More Surat Basin jobs cut as project comes to end
JOBS in Dalby continue to disappear, with another 26 workers in Dalby being laid off at Ostwald Bros, adding to the about 100 jobs lost at the company near Christmas.
Chief executive Brendan Ostwald said he wanted to address the rumours circulating around the business due to the recent job losses.
"People fill the void with stories that may not be correct. This has all been part of the productivity review we knew was happening," he said.
"Basically, last year was all about project completion ... what's happened in the last six months, those projects have come to an end."
The 26 jobs lost at Dalby were among the 55 in total removed from the company last week. He said most of the positions were in administration-type roles.
"The market has collapsed. The capital spend has come off in line with what it said would come off ... but the biggest impact has been global oil prices," he said.
"There's just been a shockwave go through the oil and gas industries.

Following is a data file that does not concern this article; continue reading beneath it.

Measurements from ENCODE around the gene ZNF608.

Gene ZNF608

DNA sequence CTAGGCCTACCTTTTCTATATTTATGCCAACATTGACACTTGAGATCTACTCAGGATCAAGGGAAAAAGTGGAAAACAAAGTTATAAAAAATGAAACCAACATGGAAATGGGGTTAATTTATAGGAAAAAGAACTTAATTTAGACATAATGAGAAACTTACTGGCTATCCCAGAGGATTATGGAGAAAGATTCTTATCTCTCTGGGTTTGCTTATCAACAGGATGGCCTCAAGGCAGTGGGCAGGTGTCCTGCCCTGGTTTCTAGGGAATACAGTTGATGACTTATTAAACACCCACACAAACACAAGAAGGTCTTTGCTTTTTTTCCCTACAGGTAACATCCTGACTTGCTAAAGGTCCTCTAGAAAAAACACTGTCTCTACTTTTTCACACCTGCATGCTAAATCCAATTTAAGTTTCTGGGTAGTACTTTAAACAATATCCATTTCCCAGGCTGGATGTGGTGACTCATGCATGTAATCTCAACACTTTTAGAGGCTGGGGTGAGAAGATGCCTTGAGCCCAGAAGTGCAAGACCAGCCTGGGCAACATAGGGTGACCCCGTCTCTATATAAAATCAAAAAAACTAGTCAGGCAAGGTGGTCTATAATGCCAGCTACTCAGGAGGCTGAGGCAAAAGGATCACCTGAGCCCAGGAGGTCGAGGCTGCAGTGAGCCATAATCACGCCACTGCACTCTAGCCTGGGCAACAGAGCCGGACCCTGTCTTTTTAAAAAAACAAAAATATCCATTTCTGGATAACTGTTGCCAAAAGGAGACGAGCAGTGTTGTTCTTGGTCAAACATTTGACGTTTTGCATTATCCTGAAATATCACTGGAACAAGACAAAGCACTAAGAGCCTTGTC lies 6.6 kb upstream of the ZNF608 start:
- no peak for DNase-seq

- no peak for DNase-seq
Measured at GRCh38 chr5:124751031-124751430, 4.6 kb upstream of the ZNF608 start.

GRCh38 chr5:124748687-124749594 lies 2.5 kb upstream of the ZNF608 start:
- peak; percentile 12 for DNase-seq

"The current number of staff is what we consider the right sizing for right now for us."
Mr Ostwald said even with the job losses the company still retained about as many positions as it had 12 months ago, with about 900 on staff - 530 of those positions in the Surat Basin.
"Over the years we've been trying to encourage people to live in the region. That's the most sustainable workforce you can have," hesaid.
"Around Christmas we had around 100 redundancies at the completion of a major project, that's normal business."
He said looking forward into 2015 he was positive about the opportunities presented to the business and continued to offer the training positions already on the books.
"We still have 70 trainees and apprentices, so we're continuing to train people," he said.
He said the industry contraction throughout oil and gas businesses was "the new norm".
"At the moment it's about renegotiating supply agreements with the major inputs to the business, not about removing heads but how we remain part of the future. We are still a significant employer."